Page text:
Universal Router Guide

Project Ideas

Below are a selection of projects the Universal Router Guide can help complete. Choose one of the top 3 projects below to get a step by step description of how it is made (Descriptions for all 12 projects are included with the purchase of the U.R.G.).
Tissue Box
Coffee Table
Picture Frame
Blanket Box
End Panels For Cabinets
Planter Box
Decorative Moulding
Small Boxes
Coffee Tree Mug Holder
Dining Table
Bedside Table
Games Table
When you purchase the Universal Router Guide it comes with a booklet outlining many more projects.
Tissue Box (Project 1)

This project is designed for a first time use of the URG. A standard tissue box will fit into the project when complete.

  1. Cut a piece of 40 x 40 x 440 timber and tighten into the jig.
  2. Use a 12mm cutter set at a depth of 8mm and router two grooves on adjacent edges, the complete length of the timber.
  3. Cut 4 legs 105mm long using a drop saw or tenon saw and bench hook from the 40 x 40 x 440 piece of timber.
  4. Cut a piece of 140x12x750 this will be enough material for the sides and ends.
    • Sides are 105 w x 12 t x 222 L
    • Ends are 105 w x 12 t x 127 L
    • Top is 190 w x19 t x 285 L
  5. Two holes are drilled with a 50mm forstner bit to form the hole for the tissues to be removed. Draw two curves with a compass so they are at a tangent to the 50mm holes. Remove waste with a jigsaw. This could be done by making a template or using the top of an actual tissue box as a template.
  6. Assemble using panel pins, mitre clamp and adhesive, then apply a finish.
Tissue Box
Tissue Box

Coffee Table (Project 2)

The next project, the coffee table is a popular project in woodwork. The difference with this coffee table made with the URG is the way the legs are joined to the rails. There are many different styles of coffee tables, the URG concentrates on a traditional table like the one in the diagram below.

  1. The dimensions of the legs are 70 w x 70 t x 430 L. Cut 4 legs and mark out the width of the rails or the length the groove has to be. Commonly we use 190 or 140 x 19mm timber. If legs are to be turned allow about 10mm extra so the later the leg can be cut to remove the indents made by setting timber up for between centre turning.
  2. All 4 legs should have a pencil line190mm from the top of the leg on two adjacent edges ready to router the grooves 8 times using the URG.
  3. A half round cutter is used to form a round on the bottom of all rails. If a half round is not the preferred edge finish you can chisel out the joint allowing the timber to go in square
  4. The grooves should be 15mm deep using a 19mm double fluted cutter.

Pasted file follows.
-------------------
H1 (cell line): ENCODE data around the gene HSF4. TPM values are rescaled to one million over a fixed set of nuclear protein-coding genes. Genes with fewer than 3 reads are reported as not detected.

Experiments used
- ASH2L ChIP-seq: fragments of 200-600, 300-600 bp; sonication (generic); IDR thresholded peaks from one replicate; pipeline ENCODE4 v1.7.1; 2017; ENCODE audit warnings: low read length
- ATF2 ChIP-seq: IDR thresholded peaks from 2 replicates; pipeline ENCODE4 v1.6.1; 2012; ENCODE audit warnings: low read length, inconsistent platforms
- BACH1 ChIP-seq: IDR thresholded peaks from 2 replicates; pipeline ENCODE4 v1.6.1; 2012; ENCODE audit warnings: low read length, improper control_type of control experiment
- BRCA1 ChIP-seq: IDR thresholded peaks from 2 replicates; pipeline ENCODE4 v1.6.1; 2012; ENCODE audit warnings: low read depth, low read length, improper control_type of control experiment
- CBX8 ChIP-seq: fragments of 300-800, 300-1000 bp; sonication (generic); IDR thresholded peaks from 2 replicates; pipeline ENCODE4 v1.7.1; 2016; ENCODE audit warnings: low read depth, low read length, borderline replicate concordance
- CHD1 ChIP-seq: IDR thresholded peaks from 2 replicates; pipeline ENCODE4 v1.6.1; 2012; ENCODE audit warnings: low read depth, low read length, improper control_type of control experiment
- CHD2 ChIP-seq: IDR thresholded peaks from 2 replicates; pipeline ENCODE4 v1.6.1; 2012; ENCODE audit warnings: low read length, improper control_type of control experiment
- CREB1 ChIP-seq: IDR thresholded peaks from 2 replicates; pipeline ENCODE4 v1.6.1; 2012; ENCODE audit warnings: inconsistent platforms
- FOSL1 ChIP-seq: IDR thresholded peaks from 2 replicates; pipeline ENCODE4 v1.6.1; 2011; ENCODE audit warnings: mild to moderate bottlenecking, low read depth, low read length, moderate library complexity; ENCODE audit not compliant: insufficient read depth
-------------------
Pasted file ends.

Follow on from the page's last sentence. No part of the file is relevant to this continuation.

5. This method of joining is quick and easy and student orientated. It is also strong because when the rails are joined to the legs there is a large surface area for gluing.
Coffee Table
Coffee Table
Coffee Table
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Photo Frame (Project 3)

There are many different ways of making photo frames, however the URG is unique in regards to manufacturing photo frames in that the groove made by the 19mm cutter allows for a solid 5mm x 19mm inlay to be glued in to strengthen the mitre on top or side of the frame. Depending whether groove is on the top face or outside edge of the frame. The example shows the inlay on the top.

  1. The timber required for this project is 40 w x 40 t. The length of timber required will depend on the size of the frames. The frame below is 300 tall and 400 wide.
  2. Cut one piece of timber 40 w x 40 t x 850 L (sides), and one piece of timber 40 w x 40 t x 650 L ( top and bottom). This allows a little extra for cutting mitres.
  3. Use the URG to router a groove along two adjacent edges with a 19mm cutter 5mm deep on both pieces of timber.
  4. Cut mitres on the drop saw, ensure opposite sides are equal, 2 at 400m and 2 at 300mm long.
  5. One groove should be on the top or outside, depending where you want your inlay. The other should be on the inside of the frame.
  6. Cut a contrasting piece of timber 19mm wide and 5mm thick. There needs to be enough inlay to fill all four members. When assembling the frame glue the inlay into the groove for added strength of mitres. Use a mitre clamp when gluing.
  7. Once frame is dry remove the bottom inside edge with a trimming router piece, this will allow the plywood and glass to fit inside the frame.
  8. Cut a piece of 25mm ply and 3mm glass to fit in frame. The size for the frame below was 220 w x 312L. NB 3mm glass is easy to cut. Buy a glass cutter and non- slip rule and score once where glass has to be cut and it will break easily. Buy some small components that allow the ply and glass to be removed or kept in place.
  9. Sand and apply a clear finish.
Photo Frame
Photo Frame
Photo Frame

Information Video

Information Video

OnGuard Safety

Risk Assessment

Roger Roberts, a machine safety expert employed by the Department of Education, has completed a risk assessment on the URG.

Read Risk Assessment Report

Patent Pending

Application Number - 2017213561
Design Examination - 201617381

Safety Use Form

Safe Use PDF

Woodworker Article

Woodworker Article


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